Situated in Victoria’s Latrobe Valley, Hazelwood Power Station has been one of the worst carbon-polluting electricity generators in the world for almost 50 years—but now it’s history.
Hazelwood Power Station’s eight generation units were finally shut off as it ceased operations on March 29.
Established somewhere between 1964 and 1971, Hazelwood has since its inception been powered by brown coal which resulted in atrocious levels of carbon emissions alongside carbon dioxide which the plant spewed at the rate of 1,558kg/MWh of power generated (around 15 million tonnes annually). The power plant was blamed for contributing about 3 per cent to Australia’s overall greenhouse gas output.
Is.Hazelwood.Online has also released the plant’s annual pollution payload as follows:
- 25,000 tonnes of nitrogen oxides
- 14,000 tonnes of sulfur dioxide
- 7,700 tonnes of hydrochloric acid
- 6,900 tonnes of carbon monoxide
- 4,800 tonnes of fine particulate matter
- 440 kg of mercury
- 140 kg of lead
- 74 kg of arsenic
In the past, Environment Victoria said Hazelwood gobbled 27 billion litres of water each year and was the highest emitter of dioxins nationally. Thankfully, all that is now in the past.
The station’s closure comes with mixed reactions. While environmentalists celebrate on one end, others and especially the affected workers are concerned for obvious reasons.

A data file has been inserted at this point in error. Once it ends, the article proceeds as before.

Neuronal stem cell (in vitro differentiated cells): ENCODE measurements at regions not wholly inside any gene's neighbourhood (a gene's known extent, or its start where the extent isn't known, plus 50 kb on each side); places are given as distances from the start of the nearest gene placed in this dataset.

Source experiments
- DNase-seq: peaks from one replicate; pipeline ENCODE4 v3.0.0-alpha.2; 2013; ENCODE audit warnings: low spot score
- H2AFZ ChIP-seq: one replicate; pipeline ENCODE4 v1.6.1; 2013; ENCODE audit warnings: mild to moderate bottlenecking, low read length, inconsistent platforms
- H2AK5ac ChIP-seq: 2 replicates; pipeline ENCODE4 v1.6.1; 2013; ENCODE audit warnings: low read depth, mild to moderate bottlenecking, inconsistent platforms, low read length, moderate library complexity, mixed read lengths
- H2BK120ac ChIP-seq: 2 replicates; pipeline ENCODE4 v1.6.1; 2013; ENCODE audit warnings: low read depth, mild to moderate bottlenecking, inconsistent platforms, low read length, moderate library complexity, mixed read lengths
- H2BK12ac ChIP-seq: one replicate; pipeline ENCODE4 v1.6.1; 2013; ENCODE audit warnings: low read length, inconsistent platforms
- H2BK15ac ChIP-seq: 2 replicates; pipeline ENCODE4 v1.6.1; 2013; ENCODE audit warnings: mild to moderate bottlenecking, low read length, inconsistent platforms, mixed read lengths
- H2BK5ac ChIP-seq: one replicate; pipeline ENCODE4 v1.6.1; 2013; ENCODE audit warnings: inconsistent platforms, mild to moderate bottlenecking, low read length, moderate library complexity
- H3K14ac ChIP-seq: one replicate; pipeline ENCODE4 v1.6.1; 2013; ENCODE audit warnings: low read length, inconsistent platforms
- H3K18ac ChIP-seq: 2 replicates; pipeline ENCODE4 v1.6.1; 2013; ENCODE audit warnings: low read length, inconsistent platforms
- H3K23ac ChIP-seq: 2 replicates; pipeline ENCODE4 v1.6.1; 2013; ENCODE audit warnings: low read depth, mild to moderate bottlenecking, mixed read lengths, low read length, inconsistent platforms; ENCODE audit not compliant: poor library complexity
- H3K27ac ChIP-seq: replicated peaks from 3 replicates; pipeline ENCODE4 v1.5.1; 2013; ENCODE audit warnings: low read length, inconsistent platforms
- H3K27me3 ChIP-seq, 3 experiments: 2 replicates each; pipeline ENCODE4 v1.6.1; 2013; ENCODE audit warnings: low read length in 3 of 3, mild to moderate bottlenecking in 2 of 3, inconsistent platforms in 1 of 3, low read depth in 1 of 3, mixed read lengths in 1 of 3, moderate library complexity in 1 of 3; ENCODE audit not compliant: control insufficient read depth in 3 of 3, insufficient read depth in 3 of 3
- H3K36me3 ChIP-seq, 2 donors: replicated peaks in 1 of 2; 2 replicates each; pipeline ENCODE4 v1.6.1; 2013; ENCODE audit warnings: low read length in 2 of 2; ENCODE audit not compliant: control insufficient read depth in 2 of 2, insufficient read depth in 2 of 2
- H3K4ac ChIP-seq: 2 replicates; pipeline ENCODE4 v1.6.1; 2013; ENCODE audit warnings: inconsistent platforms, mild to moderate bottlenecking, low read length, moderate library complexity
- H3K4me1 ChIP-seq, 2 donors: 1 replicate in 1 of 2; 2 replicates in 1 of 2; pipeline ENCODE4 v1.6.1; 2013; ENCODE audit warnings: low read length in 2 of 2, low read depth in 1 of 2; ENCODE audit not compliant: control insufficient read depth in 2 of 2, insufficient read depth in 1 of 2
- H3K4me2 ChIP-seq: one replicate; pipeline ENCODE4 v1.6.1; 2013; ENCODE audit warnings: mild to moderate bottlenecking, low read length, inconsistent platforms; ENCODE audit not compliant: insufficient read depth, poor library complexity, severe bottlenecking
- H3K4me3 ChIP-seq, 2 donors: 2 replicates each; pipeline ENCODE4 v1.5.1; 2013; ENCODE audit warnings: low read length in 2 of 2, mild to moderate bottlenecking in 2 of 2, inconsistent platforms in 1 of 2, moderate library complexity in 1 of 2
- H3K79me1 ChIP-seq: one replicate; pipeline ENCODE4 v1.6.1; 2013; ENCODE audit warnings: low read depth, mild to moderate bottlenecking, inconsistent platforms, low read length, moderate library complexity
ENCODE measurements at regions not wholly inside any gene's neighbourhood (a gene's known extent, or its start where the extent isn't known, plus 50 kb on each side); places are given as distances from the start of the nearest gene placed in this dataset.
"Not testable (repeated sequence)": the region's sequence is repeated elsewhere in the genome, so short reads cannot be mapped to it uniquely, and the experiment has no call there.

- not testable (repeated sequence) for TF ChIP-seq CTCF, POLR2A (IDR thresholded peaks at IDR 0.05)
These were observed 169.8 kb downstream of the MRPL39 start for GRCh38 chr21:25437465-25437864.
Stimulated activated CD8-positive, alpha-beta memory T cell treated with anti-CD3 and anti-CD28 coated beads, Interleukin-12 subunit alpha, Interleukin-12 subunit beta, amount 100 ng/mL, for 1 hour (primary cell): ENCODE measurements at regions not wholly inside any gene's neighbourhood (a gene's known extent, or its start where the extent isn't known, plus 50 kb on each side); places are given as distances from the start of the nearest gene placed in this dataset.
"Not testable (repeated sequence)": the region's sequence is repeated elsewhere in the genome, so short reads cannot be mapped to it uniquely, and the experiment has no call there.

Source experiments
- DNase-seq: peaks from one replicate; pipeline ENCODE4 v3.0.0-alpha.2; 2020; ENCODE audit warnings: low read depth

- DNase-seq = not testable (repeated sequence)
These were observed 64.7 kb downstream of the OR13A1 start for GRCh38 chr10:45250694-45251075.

For Hazelwood, the closure’s writing has been on the wall for nearly two decades, considering the proposal to have it retired was initially made in 2005 but the owners were allowed to continue with operations.
In 2010, a report was published with an outline on how clean and sustainable renewable energy projects could replace Hazelwood by end of 2012. Had the plan been implemented, more jobs than those of Hazelwood would have been created.
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The plant’s owners announced its closure November last year citing its operations were no longer viable, commercially.
Now that Hazelwood, which represented 20 per cent of all electricity generated in Victoria and 5 per cent of the overall National Electricity Market is finally offline, what becomes of our energy security? Sydney Morning Herald says:
“…the Australian Energy Market Operator [AEMO] said Hazelwood’s closure would be offset by the availability of three mothballed gas-fired stations – one each in South Australia, Tasmania and Queensland – and large industrial businesses agreeing to time-shift their electricity use in the event of an emergency.”
Even though Hazelwood’s shutdown represents the end of a toxic era, the site’s legacy still remains and must be considered even as relevant authorities try to see what to do with the remaining brown coal at the adjacent mine.